Now on station east of Suez, ready to smite pirates, terrorists and anyone else who might use the sea for criminal purposes is the Fighting Clan: aka HMS Sutherland.
The Devonport-based frigate has relieved her sister Westminster in the Indian Ocean after some final boarding party training in Crete and passage through the Suez Canal.
Pictures: LA(Phot) Ben Sutton, HMS Sutherland
THERE are few more inspiring sights than the White Ensign billowing on the flagstaff of one of Her Majesty’s Ships passing down the great artery between the Near and Middle Easts.
Looking astern from high up on the main mast, this is HMS Sutherland after sailing beneath the 404m (1,325ft) span of the Suez Canal Bridge (also known as the Friendship Bridge) which binds Africa with Asia – the second time in little over a year that the ship has passed down the man-made waterway.
Four weeks after departing her native Plymouth, the Fighting Clan – a nickname honouring her Scottish heritage – has arrived in her operational theatre. She’ll spend the rest of 2012 smiting pirates, smugglers, people traffickers, terrorists – anyone who might try to use the Indian Ocean and surrounding waters for illegal purposes.
The month’s passage to the Red Sea has been peppered with training for the Type 23 frigate: gunnery off Gibraltar, final sensor checks and boarding team exercises in Souda Bay, Crete.
The NATO base on the Mediterranean island is home to FORACS (FORces sensors and weapons Accuracy Check Site) which tests the myriad of sensors, communications, radars and sonars to ensure they’re in full working order, allowing NATO ships to pass crucial information to each other accurately.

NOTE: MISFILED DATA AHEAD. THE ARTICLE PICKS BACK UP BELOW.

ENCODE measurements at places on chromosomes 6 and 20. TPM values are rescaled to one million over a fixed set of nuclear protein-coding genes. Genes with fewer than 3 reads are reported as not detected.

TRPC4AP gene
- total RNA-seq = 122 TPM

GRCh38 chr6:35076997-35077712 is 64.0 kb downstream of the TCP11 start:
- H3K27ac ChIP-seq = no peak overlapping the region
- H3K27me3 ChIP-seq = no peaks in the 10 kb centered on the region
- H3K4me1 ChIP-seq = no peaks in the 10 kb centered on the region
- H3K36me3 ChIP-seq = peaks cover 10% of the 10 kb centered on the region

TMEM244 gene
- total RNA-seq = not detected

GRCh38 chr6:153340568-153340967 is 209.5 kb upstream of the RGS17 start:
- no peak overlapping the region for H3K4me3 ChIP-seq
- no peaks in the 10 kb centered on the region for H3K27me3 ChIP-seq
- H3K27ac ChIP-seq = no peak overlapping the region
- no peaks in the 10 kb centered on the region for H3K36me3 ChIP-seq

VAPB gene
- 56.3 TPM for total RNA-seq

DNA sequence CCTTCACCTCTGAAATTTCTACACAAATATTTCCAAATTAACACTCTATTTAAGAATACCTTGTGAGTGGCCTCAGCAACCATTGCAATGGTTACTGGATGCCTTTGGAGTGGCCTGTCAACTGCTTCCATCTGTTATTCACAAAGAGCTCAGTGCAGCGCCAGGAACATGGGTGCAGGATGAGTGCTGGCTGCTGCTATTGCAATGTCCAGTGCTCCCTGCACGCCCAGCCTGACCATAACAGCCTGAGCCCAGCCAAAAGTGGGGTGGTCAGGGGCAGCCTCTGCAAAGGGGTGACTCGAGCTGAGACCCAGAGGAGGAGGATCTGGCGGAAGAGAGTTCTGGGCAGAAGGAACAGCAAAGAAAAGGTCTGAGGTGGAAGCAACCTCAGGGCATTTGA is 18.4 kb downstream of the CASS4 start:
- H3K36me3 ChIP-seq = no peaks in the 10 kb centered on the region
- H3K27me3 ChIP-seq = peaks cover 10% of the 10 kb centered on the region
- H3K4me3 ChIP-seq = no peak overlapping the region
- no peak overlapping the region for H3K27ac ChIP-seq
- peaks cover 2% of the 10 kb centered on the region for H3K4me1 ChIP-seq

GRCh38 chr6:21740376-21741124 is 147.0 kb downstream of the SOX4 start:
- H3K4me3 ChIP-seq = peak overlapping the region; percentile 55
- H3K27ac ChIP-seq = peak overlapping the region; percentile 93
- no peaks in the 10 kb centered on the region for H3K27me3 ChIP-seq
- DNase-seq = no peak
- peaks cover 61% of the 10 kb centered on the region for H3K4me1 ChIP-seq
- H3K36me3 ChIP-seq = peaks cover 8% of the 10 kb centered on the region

Sutherland's boarding team exercise with simunition guns in Crete
It’s also home to the Maritime Interdiction Operational Training Centre, whose pièce de resistance is a former Hellenic Navy training ship, the Aris, now used to allow visiting ship’s companies to hone their board and search skills.
Sutherland’s RN and Royal Marines boarding team took their training to the next level courtesy of ‘simunition’ – simulated ammunition, which possesses most of the characteristics of the real thing, minus the blood – with vessel clearance drills and practising approaching pirate vessels.
The simunition guns – characterised by their distinctive blue colour – might look like toys, but the intensive three-day course the boarders were put through, says Lt Sam Perrins, Sutherland’s lead boarding officer, “confident that they can deal with whatever lies ahead”.
While the boarding team were reaching their peak, Lt Earl Kingston was passing a metaphorical milestone in the skies north of Crete.
Lt Earl Kingston with his '2,000 hour' celebratory cake (he didn't eat all of it himself...)
Lt Kingston is one of two pilots of Sutherland’s Merlin from 829 Naval Air Squadron in Culdrose.
By the time he’d brought the Navy’s No.1 submarine hunting helicopter back to the deck of the frigate
a) he’d passed through the 2,000 flying hours barrier;
b) his shipmates had a huge chocolate cake waiting for him;
c) and a bottle of bubbly;
d) and some fire hoses, whose nozzles were promptly directed at the pilot.
His 2,000 hours of flight (that’s nearly 12 whole weeks airborne) were amassed inter alia via three years teaching as a Qualified Helicopter Instructor and time as a Merlin display pilot.
“Reaching 2000 hours is a major milestone in any aircrew’s career, and I was fortunate to be able to conduct mine flying around the island of Crete,” said Earl.
“It was a shock to see how many people were hiding behind the hangar door on return to celebrate this moment, and how much trouble everybody had gone to with the celebrations. Either that or they just wanted to see me take the ritual soaking!”
Father and son CPO Sean and Mne Nicholas Pinniger (dad is on Westminster, his son aboard Sutherland) meet up briefly on Sutherland's forecastle
There was no fire hose shower for Mne Nicholas Pinniger – luckily – for he was celebrating owning a brand-new iPad.
The gift for the green beret, one of the small commando detachment aboard Sutherland, came courtesy of his dad…who handed over the present in person.
Dad – CPO(AET) Sean Pinniger – is Portsmouth-bound, having completed his lengthy stint with Sutherland’s sister HMS Westminster.
Father and son met up briefly as the two frigates traded places on maritime security duties. Such a handover between RN vessels typically involves an exchange of hi-tech bespoke equipment required for an east of Suez deployment.